So while I agree with what I think is Belton's assertion that there is room for choosing identity based on an individual, lived micro reality in the face of the contradictory, macro societal reality of race, I don't think that every person who checked the mutli-racial box did so based on some nebulous geneological, calculus.  Rather, the increase in the multi/biracial population seems to have more to do with many people finally being afforded the societal (sort of) and governmental room to acknowledge, real, lived, multiple cultural realities with actual kinship and community connections, just as tangible and real as Belton's singular one. Just to give a few hypothetical examples, the enka singer Jero, a black man for all reality-based intents and purposes, who's found success singing the songs his Japanese grandmother shared with him in his childhood.  If Jero did check the multi-racial/biracial box on the census, it is possible that he did so in acknowlegement of the connection to the Japanese community he maintained through his grandmother and continues to maintain, through his Japanese audience.  In a different way, my own child will have the experience of potentially choosing to forge a mixed identity based on her ties to Scottish and Italian culture on her dad's side and the Geechee/Southern culture on her mom's side.  Both cultural identities are marked by specific traditions, cultural practices and language that will connect her to those communities.  


Engaging in this conversation about what mixed is and is not,  we can all get tripped up by failing to recognize that being multi-generationally mixed can be drastically different from being mixed through the first-generation (if that makes sense).   Just as I discussed above, multi-generationally mixed people don't tend to have the same cultural, kinship and community ties to the heritage which makes them "multi" in the same way that first-gen mixed people do.  When we're discussing black people who are multi-generationally mixed with white, that mixture was borne out of a particular legacy of sexual exploitation.  Where most first generation mixed black/white people are the products of loving, consensual, unions, folks who are mixed white/black through multiple generations, are (not always) the products of this legacy of rape and sexual exploitation.  That line of comparison to me is pretty offensive.  How can you tell someone who has one black and one white parent who came together in a relationship of mutual consent and love that their identification as mixed is some how the same as someone who can claim to be mixed multi-generationally through ancestors who were raped and forced into "relationships" with their slave masters without consent?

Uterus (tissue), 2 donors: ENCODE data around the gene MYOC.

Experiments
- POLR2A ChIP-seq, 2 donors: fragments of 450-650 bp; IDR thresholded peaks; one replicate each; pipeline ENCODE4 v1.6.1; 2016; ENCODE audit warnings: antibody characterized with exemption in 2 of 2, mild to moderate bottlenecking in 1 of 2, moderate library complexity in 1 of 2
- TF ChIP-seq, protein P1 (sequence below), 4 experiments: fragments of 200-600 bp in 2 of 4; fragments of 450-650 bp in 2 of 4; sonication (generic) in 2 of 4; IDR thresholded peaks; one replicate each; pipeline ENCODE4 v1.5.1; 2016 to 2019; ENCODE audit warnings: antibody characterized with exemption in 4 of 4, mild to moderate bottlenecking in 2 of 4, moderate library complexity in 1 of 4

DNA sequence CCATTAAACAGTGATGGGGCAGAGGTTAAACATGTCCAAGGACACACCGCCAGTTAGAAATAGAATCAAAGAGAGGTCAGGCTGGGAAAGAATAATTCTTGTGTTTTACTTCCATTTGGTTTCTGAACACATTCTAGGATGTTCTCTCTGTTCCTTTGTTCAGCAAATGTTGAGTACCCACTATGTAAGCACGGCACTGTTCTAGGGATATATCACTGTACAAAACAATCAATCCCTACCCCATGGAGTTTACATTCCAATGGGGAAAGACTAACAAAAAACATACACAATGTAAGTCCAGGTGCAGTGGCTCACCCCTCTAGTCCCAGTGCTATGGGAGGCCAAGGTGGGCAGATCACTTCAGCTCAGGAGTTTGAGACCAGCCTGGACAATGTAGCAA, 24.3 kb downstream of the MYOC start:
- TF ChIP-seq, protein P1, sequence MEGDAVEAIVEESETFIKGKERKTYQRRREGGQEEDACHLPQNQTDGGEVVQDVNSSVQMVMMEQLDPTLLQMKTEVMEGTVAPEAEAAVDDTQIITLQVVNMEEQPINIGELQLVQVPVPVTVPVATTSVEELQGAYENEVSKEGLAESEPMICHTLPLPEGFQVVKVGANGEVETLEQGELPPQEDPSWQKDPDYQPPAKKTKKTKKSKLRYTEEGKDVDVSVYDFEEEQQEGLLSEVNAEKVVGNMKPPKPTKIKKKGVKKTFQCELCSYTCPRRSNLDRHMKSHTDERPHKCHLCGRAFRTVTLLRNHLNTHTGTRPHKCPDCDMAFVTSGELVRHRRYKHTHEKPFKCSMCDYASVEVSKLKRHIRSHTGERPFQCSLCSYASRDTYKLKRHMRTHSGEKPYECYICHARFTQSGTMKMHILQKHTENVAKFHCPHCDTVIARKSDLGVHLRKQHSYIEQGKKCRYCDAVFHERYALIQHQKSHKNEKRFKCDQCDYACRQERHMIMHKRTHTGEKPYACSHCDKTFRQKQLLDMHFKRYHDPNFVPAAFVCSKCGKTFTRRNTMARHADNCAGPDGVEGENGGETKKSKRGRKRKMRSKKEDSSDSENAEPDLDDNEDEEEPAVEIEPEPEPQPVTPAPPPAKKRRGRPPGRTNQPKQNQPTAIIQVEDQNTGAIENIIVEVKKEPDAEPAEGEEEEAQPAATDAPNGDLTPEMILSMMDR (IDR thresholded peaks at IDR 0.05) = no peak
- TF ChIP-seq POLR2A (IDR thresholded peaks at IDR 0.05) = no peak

Yes, we do have to acknowledge that history of exploitation, but to tell someone whose parents created their life out of love and consent: "I don't identify as mixed just because some white man raped my Great-Great-Grannie" is pretty f---ed up.  Furthermore, the "we've always been mixed" argument has typically been used as a bludgeon of sorts to keep (mainly first-generation) mixed people in their proverbial place, to remind them just how not special or unique they are and how in society's eyes they will always be "just black."  Again, when we apply this to present-day, first-gen, mixed people who may in fact identify as black but not look phenotypically black, their experience of the kind of blackness that I know and that Belton no doubt knows, will not be the same.  No matter how down for the black political struggle my little girl grows up to be, she will walk through a world where people will not readily identify her as black unless they identify me as her mother. 


So while I do agree with Belton that this mixing has been going on for a very long time, I think that we need to seriously examine what it means to be multi-generationally mixed vs. being "first-generation" mixed, and how community, kinship and culture affect a person's decision to "check all that apply."